• Alpha lipoic acid (ALA) can help stabilize cognitive functions among Alzheimer’s patients and may slow the progression of the disease.
  • Avoid and remove mercury from your body. Dental amalgam fillings, which are 50 percent mercury by weight, are one of the major sources of heavy metal toxicity, however you should be healthy prior to having them removed. Once you have adjusted to following the diet described in my optimized nutrition plan, you can follow the mercury detox protocol and then find a biological dentist to have your amalgams removed.
  • Avoid aluminum, such as antiperspirants, non-stick cookware, vaccine adjuvants, etc.
  • Exercise regularly. It’s been suggested that exercise can trigger a change in the way the amyloid precursor protein is metabolized,7 thus, slowing down the onset and progression of Alzheimer’s. Exercise also increases levels of the protein PGC-1alpha. Research has also shown that people with Alzheimer’s have less PGC-1alpha in their brains8 and cells that contain more of the protein produce less of the toxic amyloid protein associated with Alzheimer’s. I would strongly recommend reviewing the Peak Fitness Technique for my specific recommendations.
  • Avoid flu vaccinations as most contain both mercury and aluminum, well-known neurotoxic and immunotoxic agents.
  • Challenge your mind daily. Mental stimulation, especially learning something new, such as learning to play an instrument or a new language, is associated with a decreased risk of Alzheimer’s. Researchers suspect that mental challenge helps to build up your brain, making it less susceptible to the lesions associated with Alzheimer’s disease.
  • Avoid anticholinergic and statin drugs. Drugs that block acetylcholine, a nervous system neurotransmitter, have been shown to increase your risk of dementia. These drugs include certain nighttime pain relievers, antihistamines, sleep aids, certain antidepressants, medications to control incontinence, and certain narcotic pain relievers.Statin drugs are particularly problematic because they suppress the synthesis of cholesterol, deplete your brain of coenzyme Q10 and neurotransmitter precursors, and prevent adequate delivery of essential fatty acids and fat-soluble antioxidants to your brain by inhibiting the production of the indispensable carrier biomolecule known as low-density lipoprotein.

Source: http://articles.mercola.com/sites/articles/archive/2013/03/31/diet-may-slow-alzheimers.aspx

Diet Tips For Preventing Alzheimer’s Disease

Diet Matters In Alzheimer’s Prevention, Treatment

Alzheimer’s disease is currently at epidemic proportions, with 5.4 million Americans — including one in eight people aged 65 and over — living with Alzheimer’s disease, according to the Alzheimer’s Association’s 2011 Alzheimer’s Disease Facts and Figures. By 2050, this is expected to jump to 16 million, and in the next 20 years it is projected that Alzheimer’s will affect one in four Americans. You do not, however, have to feel powerless against this disease, as although there is no known cure as of yet, there are simple strategies available to significantly lower your risk.

Alzheimers disease epidemic

Some of the best strategies for Alzheimer’s prevention, aside from avoiding excess iron, include:

  • FructoseMost everyone benefits from keeping their total fructose consumed to below 25 grams per day. Fructose has several modes of neurotoxicity, including causing damage to the circulatory system upon which the health of nervous system depends, as well as changing the brain’s craving mechanism. Since the average person is exceeding this recommendation by 300% this is a pervasive and serious issue. I view this as the MOST important step you can take. Additionally, when your liver is busy processing fructose (which your liver turns into fat), it severely hampers its ability to make cholesterol, an essential building block of the brain crucial to its health. This is yet another important facet that explains how and why excessive fructose consumption is so detrimental to your health.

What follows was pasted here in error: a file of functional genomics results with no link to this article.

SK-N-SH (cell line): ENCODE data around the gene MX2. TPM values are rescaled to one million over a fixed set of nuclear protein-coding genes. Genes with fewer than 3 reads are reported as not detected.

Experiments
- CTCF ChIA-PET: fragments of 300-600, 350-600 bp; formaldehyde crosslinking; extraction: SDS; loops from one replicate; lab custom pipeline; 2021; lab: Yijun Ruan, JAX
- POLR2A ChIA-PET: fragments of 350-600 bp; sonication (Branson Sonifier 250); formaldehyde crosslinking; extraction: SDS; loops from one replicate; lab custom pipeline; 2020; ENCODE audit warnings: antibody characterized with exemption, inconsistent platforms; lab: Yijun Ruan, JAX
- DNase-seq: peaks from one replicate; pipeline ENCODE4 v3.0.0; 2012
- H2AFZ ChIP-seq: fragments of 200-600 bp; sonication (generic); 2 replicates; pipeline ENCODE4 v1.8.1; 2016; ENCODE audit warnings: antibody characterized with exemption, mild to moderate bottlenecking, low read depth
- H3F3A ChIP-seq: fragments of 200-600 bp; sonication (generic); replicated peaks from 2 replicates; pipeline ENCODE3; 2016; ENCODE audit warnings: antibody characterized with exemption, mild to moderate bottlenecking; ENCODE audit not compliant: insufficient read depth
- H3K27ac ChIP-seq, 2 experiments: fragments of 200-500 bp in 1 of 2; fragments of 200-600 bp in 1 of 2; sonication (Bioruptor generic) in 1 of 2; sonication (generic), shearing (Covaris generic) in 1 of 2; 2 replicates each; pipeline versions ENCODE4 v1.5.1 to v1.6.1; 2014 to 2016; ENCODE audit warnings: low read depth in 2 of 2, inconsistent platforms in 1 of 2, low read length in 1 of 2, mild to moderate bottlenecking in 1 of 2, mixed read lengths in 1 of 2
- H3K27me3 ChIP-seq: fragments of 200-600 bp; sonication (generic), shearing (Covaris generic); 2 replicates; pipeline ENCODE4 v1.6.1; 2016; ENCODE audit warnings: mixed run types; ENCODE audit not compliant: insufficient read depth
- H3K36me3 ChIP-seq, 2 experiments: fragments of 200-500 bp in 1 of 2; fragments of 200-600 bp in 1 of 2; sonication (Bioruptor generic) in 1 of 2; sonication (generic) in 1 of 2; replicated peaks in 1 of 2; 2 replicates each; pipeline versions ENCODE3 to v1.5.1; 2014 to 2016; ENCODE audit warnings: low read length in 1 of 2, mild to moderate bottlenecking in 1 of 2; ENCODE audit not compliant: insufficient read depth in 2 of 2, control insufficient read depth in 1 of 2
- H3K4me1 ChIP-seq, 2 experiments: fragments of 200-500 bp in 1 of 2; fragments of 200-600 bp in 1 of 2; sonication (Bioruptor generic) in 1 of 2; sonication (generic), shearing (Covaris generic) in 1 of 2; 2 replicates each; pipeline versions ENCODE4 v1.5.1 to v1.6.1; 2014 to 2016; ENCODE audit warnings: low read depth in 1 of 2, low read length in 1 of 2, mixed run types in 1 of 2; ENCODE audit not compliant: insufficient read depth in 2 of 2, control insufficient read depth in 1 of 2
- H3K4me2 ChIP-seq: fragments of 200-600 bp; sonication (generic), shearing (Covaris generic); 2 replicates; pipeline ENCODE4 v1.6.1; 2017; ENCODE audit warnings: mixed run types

• Improve Magnesium Levels.  There is some exciting preliminary research strongly suggesting a decrease in Alzheimer symptoms with increase levels of magnesium in the brain.  Unfortunately most magnesium supplements do not pass the blood brain levels, but a new one magnesium threonate appears to do and holds some promise for the future for treating this condition.

treat Alzheimer's disease

  • Optimize your vitamin D levels with safe sun exposure. Strong links between low levels of vitamin D in Alzheimer’s patients10 and poor outcomes on cognitive tests have been revealed. Researchers believe that optimal vitamin D levels may enhance the amount of important chemicals in your brain and protect brain cells by increasing the effectiveness of the glial cells in nursing damaged neurons back to health. Vitamin D may also exert some of its beneficial effects on Alzheimer’s through its anti-inflammatory and immune-boosting properties. Sufficient vitamin D is imperative for proper functioning of your immune system to combat inflammation that is also associated with Alzheimer’s.
  • Keep your fasting insulin levels below 3. This is indirectly related to fructose, as it will clearly lead to insulin resistance. However other sugars, grains and lack of exercise are also important factors.
  • Vitamin B12: According to a small Finnish study recently published in the journal Neurology,11 people who consume foods rich in B12 may reduce their risk of Alzheimer’s in their later years. For each unit increase in the marker of vitamin B12 (holotranscobalamin) the risk of developing Alzheimer’s was reduced by 2 percent. Very high doses of B vitamins have also been found to treat Alzheimer’s disease and reduce memory loss.